Disney+ Unveils New Details About Its Ad-Supported Plan

New details have emerged regarding the ad-supported version of Disney+ that is set to arrive later this year in the U.S., as well as in international markets next year. Yes, this will be a cheaper option — but at what cost? How much time will viewers have to spend watching commercials? And what kinds of ads are people going to see? It sounds like Disney is being careful in approaching all of this and, in short, it doesn't appear as though viewers will be swamped with ads.

According to Variety, the Disney+ ad-supported tier will come with an average of about four minutes of ads per viewing hour, or less. This would put it at less commercial time per hour than Peacock (five minutes or less per hour), and in the same ballpark as HBO Max. The difference here, though, is that Disney+ is going to be selective about the types of ads it allows, with alcohol and political ads off the table entirely. What's more, they will not be accepting any ads from rival media companies as they apparently have no interest in helping the competition in any way. Given that they are nearing 140 million subscribers while Netflix is falling from grace, that makes sense.

The other huge thing is that if a Disney+ account associated with a child is being used, no ads will play at all. This is key as this streaming service, in particular, is home to a lot of kid-friendly content and that could help put the minds of parents at ease. And if they can save a few bucks along the way, even better.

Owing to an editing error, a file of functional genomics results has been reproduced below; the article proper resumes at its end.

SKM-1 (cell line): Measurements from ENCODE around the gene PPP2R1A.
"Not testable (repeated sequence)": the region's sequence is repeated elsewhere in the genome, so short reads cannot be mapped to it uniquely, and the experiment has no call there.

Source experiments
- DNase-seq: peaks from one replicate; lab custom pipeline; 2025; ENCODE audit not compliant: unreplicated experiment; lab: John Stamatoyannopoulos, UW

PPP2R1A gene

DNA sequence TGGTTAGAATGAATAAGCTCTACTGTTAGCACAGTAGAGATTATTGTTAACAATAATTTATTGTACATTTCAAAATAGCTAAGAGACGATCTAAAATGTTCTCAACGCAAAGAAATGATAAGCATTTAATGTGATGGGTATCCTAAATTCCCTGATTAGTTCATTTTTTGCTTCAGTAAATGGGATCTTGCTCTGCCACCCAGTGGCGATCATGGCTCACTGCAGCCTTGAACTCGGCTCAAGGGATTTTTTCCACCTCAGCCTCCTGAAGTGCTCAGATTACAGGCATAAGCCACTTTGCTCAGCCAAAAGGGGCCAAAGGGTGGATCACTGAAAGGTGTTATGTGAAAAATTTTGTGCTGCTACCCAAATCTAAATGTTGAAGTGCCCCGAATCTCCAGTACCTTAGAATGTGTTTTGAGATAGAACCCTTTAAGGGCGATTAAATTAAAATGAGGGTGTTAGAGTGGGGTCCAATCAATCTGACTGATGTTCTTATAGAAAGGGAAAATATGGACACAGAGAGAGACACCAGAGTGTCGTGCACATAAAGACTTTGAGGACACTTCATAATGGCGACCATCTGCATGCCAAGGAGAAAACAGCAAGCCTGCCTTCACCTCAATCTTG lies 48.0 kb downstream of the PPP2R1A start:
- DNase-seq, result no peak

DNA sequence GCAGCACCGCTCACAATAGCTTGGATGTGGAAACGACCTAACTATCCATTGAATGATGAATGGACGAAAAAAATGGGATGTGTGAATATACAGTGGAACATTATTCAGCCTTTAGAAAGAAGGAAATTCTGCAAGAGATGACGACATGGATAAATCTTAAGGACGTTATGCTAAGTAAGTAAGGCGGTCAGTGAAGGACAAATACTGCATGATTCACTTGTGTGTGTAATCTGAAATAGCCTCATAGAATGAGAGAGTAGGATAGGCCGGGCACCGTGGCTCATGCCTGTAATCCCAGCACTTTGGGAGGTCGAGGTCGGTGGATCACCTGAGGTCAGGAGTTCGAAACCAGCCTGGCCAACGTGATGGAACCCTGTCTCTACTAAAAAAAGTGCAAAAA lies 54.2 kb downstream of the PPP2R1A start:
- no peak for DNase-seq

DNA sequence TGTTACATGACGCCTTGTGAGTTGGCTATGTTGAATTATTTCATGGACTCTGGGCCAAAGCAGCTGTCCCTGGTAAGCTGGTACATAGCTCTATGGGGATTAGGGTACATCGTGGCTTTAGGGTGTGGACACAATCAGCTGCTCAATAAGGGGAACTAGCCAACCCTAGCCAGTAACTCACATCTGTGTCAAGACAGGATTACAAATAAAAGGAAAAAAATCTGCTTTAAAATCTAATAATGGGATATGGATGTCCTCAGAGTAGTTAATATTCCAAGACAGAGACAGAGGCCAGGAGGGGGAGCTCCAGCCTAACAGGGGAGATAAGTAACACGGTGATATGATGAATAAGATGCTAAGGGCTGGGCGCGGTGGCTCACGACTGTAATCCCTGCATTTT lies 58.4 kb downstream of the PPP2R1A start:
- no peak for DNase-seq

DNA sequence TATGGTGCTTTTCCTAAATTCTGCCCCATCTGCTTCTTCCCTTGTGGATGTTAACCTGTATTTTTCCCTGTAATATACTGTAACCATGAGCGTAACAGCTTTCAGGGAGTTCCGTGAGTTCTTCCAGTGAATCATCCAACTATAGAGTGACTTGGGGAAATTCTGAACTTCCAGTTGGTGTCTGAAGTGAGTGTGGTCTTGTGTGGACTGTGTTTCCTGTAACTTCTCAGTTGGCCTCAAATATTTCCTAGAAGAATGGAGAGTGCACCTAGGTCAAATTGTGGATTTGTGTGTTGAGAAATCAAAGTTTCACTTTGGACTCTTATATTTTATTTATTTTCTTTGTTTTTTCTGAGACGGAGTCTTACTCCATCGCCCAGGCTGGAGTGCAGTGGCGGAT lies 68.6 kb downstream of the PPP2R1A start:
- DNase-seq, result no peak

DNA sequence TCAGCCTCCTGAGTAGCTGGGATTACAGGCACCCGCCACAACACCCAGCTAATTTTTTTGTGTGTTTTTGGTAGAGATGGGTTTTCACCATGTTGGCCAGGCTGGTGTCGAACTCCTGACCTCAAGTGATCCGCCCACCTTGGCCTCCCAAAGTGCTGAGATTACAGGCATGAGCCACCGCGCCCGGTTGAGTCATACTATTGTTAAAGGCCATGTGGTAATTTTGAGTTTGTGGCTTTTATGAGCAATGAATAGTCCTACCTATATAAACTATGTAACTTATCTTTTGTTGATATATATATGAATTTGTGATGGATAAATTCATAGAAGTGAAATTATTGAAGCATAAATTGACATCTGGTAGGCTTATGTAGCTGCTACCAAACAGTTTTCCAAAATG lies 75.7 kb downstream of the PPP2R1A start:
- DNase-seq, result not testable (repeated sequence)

Offering consumers a choice

No price or firm release date has been set for the ad-supported tier, but details are expected to come later today at Disney's upfronts presentation, which is essentially a way for media companies to try and sell ad slots for their upcoming programming. With Disney+ getting into the ad game, advertisers will surely be watching closely as the media giant unveils more plans regarding this advancement of its streaming business.

The big thing here is that it will offer consumers more choice. If it is more important for certain individuals to save money, an ad-supported tier makes sense. Netflix, after years of refusing to budge in this arena, recently revealed that they are likely going to introduce a version of the service with ads as well. As the streaming wars continue to heat up, giving potential subscribers more options can only serve to help matters. People are only willing to shell out so much money per month for various streaming services. A few dollars here and there can make a difference.